Pimpin’ Ain’t Breesy: The 2010 NFL Year In Review - Prose Before Hos

Pimpin’ Ain’t Breesy: The 2010 NFL Year In Review

2010 Year In Review for Football

He blamed God. “I PRAISE YOU 24/7!!!!!! AND THIS HOW YOU DO ME!!!!” Buffalo Bills wide-receiver Stevie Johnson tweeted after dropping the game-winning TD pass, “YOU EXPECT ME TO LEARN FROM THIS??? HOW???!!! ILL NEVER FORGET THIS!! EVER!!! THX THO…”

Bills Receiver Chastises God

Maybe it’s the wrath of the Heavenly Father. More likely its Buffalo’s porous offensive line. But the Bills are 4-10. Johnson’s tweet was another ill-advised C’MON MAN! in an NFL year full of them. Portly defensive end Albert Haynesworth let himself go, for starters. OchoCinco guaranteed the Bengals would reach the Super Bowl. Dallas quarterback Jon Kitna “tried” to do The Dougie dance. And the Redskins feted Donovan McNabb with a 5 year/$70 million contract. Three weeks later, McNabb lost his job to Rex Grossman and is the highest paid third-string quarterback in NFL history. But the worst decision of all may have been Brett Favre’s choice to return for a 20th NFL season.

Brett Favre Gets Sacked

Deep down, we knew it couldn’t have ended any other way. Brett Favre is the Wrangler warrior. The grizzled vet who would never ride off into the sunset a la John Elway. He could never go out after another interception deep into the playoffs. He would get right back up to give it another shot. And that’s why we love him. Peyton Manning will eventually have #4’s records. Tom Brady will have at least triple the rings. But we will always revere Brett Favre.

To air-it-out is human, to forgive is divine. We will forever worship Brett Favre not merely because he is a throwback gunslinger with the NFL record for TD passes and passing yards. But for his misfires too—pain-killer addiction, most interceptions in NFL history, longing voicemails to a Jets sideline reporter. We will forever admire Brett Favre because even at age 40 he gets that childish glint in his eye as he dashes down the field after yet another TD bomb.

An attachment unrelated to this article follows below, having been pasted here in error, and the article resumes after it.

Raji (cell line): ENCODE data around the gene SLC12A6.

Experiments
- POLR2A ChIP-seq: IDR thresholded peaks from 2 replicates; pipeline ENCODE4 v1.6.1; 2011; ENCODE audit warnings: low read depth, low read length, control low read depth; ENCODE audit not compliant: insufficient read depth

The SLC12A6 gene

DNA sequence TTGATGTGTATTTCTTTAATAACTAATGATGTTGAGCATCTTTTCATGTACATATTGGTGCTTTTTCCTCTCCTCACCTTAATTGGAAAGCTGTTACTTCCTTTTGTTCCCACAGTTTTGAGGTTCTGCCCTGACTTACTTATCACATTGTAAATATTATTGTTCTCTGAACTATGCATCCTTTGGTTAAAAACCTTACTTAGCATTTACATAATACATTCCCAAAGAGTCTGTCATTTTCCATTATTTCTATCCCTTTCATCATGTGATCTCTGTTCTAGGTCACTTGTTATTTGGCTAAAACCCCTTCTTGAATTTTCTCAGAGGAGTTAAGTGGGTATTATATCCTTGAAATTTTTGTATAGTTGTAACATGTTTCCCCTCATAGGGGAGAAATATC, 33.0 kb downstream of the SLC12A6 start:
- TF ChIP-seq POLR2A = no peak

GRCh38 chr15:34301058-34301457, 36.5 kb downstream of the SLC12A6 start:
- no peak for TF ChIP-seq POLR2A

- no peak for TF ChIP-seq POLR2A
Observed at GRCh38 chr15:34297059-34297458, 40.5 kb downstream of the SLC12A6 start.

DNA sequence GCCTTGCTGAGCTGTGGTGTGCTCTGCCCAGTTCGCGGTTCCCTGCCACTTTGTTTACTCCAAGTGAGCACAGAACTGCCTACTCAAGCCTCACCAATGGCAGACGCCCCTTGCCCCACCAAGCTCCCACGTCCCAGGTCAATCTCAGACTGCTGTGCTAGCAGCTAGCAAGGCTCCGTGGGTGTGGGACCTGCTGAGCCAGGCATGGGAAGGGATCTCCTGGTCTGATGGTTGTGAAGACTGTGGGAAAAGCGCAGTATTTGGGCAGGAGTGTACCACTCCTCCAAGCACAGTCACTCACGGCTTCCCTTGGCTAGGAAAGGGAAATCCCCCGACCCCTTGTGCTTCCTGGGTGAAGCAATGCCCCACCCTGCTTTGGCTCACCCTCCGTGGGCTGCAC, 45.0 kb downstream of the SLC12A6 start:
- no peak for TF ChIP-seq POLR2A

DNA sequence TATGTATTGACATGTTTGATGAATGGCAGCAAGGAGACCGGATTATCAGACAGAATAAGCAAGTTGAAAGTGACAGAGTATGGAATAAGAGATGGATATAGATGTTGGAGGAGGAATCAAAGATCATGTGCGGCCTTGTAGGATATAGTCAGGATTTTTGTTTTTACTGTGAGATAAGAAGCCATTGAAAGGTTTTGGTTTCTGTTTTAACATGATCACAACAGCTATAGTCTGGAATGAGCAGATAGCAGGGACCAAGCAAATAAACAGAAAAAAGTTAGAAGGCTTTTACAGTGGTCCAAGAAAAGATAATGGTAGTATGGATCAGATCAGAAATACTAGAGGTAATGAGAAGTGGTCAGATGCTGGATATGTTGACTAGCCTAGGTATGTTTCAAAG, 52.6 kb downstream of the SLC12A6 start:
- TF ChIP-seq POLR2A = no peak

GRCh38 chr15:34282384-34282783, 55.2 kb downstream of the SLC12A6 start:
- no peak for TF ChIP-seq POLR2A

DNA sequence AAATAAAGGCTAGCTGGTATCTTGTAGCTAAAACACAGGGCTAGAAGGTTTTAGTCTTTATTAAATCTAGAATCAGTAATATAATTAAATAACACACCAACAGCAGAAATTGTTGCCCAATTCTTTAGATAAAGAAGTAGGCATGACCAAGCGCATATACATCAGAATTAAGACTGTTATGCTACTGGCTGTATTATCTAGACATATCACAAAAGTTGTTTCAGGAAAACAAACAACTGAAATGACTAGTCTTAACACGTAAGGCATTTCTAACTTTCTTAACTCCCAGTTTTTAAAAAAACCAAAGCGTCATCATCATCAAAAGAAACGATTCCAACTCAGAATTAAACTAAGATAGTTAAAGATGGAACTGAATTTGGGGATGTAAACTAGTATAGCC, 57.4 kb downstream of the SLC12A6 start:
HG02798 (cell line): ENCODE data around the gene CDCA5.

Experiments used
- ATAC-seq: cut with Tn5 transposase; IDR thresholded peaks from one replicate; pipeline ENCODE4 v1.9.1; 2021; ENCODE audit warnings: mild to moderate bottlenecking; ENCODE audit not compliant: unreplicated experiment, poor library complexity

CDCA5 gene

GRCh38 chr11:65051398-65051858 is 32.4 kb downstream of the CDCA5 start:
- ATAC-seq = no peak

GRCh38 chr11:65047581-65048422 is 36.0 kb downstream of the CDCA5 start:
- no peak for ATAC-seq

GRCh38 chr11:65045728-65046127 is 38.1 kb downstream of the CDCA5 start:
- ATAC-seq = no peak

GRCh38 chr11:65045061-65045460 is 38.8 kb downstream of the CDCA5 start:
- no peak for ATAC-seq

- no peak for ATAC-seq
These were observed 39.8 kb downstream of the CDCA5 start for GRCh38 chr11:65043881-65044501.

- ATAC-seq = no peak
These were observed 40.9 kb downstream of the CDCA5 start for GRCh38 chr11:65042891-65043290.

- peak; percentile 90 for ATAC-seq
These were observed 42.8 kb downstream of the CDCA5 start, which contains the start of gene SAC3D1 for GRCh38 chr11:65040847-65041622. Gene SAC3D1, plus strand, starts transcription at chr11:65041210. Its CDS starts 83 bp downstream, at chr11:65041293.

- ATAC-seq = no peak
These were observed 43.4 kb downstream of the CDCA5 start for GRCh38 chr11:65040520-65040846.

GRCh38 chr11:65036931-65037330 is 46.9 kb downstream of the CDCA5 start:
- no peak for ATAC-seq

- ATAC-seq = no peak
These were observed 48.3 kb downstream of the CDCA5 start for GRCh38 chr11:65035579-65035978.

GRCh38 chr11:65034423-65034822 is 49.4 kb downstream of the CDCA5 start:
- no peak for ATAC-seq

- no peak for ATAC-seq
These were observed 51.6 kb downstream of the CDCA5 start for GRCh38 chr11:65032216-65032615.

And then there’s The Streak. Brett Favre started 297 consecutive games (321 counting playoffs). Sept. 20, 1992 was the last time Brett Favre didn’t start an NFL game. Miley Cyrus wouldn’t be born for another two months. The first President Bush fought to stave off a suave Arkansas governor and Ross Perot for re-election. Nirvana’s “Smells Like Teen Spirit” was the #1 song. Every Sunday for 18 years since #4 was behind center despite ‘roided up defensive ends, a creaky [INSERT BODY PART HERE], and Ray Lewis.

We knew the Streak would end. But we hoped it would end with him watching the game back home on the couch in Mississippi. Not like this. Not with his hand numb, purple, and welted over from a pinched nerve. He could only watch helplessly from the sidelines as the Vikings limped to a 21-3 loss to the New York Giants. Another forgettable game in a forgettable season. The Ironman stood in street clothes next to an interim coach in a makeshift stadium. In perhaps the greatest metaphor of the season, the Vikings’ roof collapsed the day before under Super Bowl hype, snow.

And yet Brett Favre was at peace. He said he has no regrets about coming back. He said back in August he probably wouldn’t repeat last year’s mythical season. But if he didn’t go, he would never know. And the truth is we cannot tell the legends when to leave. Yes, it was painful watching Willie Mays stumble around Shea outfield or Muhammad Ali beg for one last fight. But they’ve earned the right. There’s a certain ephemeral beauty to it, even. These all-time greats reigned over the game for so long to finally get their comeuppances at the hands of Father Time.

He leaves the game broken down and tired. And he leaves a game tired of him. It’s not entirely Favre’s fault. He just happened to be the most famous indecisive athlete in the age of Twitter. He was the over-cooked soup de jour every summer for a sports media with no other material. ESPN over-saturated us with the latest will-he-or-won’t-play speculation for the last three years. FAVRE even became its own sports category on ESPN’s bottom ticker, rolling by between NFL and NBA.